1. Suttner's death resulted from felony involuntary manslaughter due to harassment.

  2. Harley Branham was deemed the principal in the cause of death.

  3. Dairy Queen was deemed negligent in training its employees in harassment prevention and resolution.

  4. The Glasgow County School District followed policies and procedures but were nevertheless negligent in preventing bullying.

  5. “…all of which caused Kenneth Suttner to take his own life.”

Essentially, the jury determined Suttner committed suicide after being bullied at school and work, with the principal blame resting squarely on Branham's shoulders. After the verdict was read, Branham was arrested and charged with second degree involuntary manslaughter in Suttner's death. She was booked before being released on $25,000 bail.

legislation and documentation are changing views on bullying

Companies that do not have a written anti-bullying policy and reporting process may be held liable for bullying claims. (Photo: Shutterstock)

Legal exposure: Lack of anti-bullying policies and procedures


Many organizations across America instituted anti-harassment policies, grievance procedures and anti-retaliation standards following the United States Supreme Court's rulings in the landmark Faragher v. City of Boca Raton, 524 U.S. 775 (1998) and Burlington Industries, Inc. v. Ellerth, 524 U.S. 742 (1998) cases.

The Court's decisions established a standard where defendants and employers may avoid liability in certain lawsuits brought pursuant to Title VII of the Civil Rights Act of 1964 42 U. S. C. § 2000e et seq. Title VII is a federal statute and one of the major equal employment laws. It renders discrimination on the basis of race, color, sex, religion and national origin an unlawful employment practice.

'Reasonable steps to prevent and promptly correct harassment' 


To successfully raise the Faragher/Ellerth affirmative defense, the employer/defendant must establish (1) it took reasonable steps to prevent and promptly correct harassment in the workplace, and (2) the aggrieved employee unreasonably failed to take advantage of the employer's preventative or corrective measures.

To meet this burden of proof, the defendant will typically show it had established written policies and practices including a grievance procedure governing harassment, which the plaintiff failed to utilize, choosing instead to file litigation.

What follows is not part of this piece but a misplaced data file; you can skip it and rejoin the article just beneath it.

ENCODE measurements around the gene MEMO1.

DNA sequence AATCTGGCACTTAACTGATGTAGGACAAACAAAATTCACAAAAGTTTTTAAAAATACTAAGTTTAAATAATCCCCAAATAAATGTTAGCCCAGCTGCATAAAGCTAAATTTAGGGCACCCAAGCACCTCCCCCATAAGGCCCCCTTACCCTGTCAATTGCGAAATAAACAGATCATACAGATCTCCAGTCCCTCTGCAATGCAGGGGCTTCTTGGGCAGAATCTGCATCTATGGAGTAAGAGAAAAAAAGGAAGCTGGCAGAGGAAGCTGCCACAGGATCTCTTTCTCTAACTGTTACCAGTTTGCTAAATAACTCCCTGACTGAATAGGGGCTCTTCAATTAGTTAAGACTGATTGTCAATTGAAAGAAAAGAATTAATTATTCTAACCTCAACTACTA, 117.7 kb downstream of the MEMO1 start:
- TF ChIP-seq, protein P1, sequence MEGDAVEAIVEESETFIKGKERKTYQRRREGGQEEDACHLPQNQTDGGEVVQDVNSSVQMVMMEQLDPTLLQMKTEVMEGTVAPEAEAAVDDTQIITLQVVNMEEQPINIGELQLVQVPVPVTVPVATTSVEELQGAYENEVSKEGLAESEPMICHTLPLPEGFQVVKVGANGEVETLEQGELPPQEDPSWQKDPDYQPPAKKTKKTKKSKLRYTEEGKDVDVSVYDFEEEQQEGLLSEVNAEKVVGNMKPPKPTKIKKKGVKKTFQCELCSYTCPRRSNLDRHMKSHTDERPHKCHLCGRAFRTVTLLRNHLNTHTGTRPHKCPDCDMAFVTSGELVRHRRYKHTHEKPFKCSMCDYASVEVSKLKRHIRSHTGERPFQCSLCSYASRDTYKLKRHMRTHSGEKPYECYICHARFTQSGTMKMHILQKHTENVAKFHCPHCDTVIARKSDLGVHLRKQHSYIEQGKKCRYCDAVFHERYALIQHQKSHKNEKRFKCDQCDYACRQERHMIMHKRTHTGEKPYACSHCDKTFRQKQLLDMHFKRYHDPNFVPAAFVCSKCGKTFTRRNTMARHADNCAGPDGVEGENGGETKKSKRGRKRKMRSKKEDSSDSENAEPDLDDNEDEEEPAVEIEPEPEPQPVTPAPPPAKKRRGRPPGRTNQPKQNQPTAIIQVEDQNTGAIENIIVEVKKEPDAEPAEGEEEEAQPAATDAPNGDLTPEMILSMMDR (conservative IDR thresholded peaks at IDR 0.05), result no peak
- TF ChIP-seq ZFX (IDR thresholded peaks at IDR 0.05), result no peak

These written standards typically cite more than one place where a complaint of harassment may be directed, which is critical in cases where a senior staff member in the employee's chain of command is accused of harassment, as in the Ellerth case.

Kimberly Ellerth quit her job after 15 months as a salesperson for one of Burlington Northern's divisions. In her lawsuit against her ex-employer, Ellerth asserted she was subjected to ongoing harassment by Ted Slowik, her former supervisor's supervisor.

Establish a protocol for complaints


According to Burlington Northern's then-existing policy, Ellerth would have been required to report the harassment to her supervisor who would then report the complaint to his or her supervisor. In Ellerth's case, the latter would have been Slowik or the very person Ellerth said harassed her at work.

To avoid this type of situation, employers generally establish a protocol which allows victims of harassment to direct complaints to their immediate supervisor, a human resources official, the company president, an external source or someone outside their chain of command. This standard has been applied to harassment barred by other federal and state laws, including age and disability-based discrimination.

In accordance with established written policies, victims of harassment, including bullying based on illegal prejudice, may be given notice of a place to go to report such conduct and seek protection. But what about bullying that has no relationship to the victim's protected class status?

Supervisor bullying an employee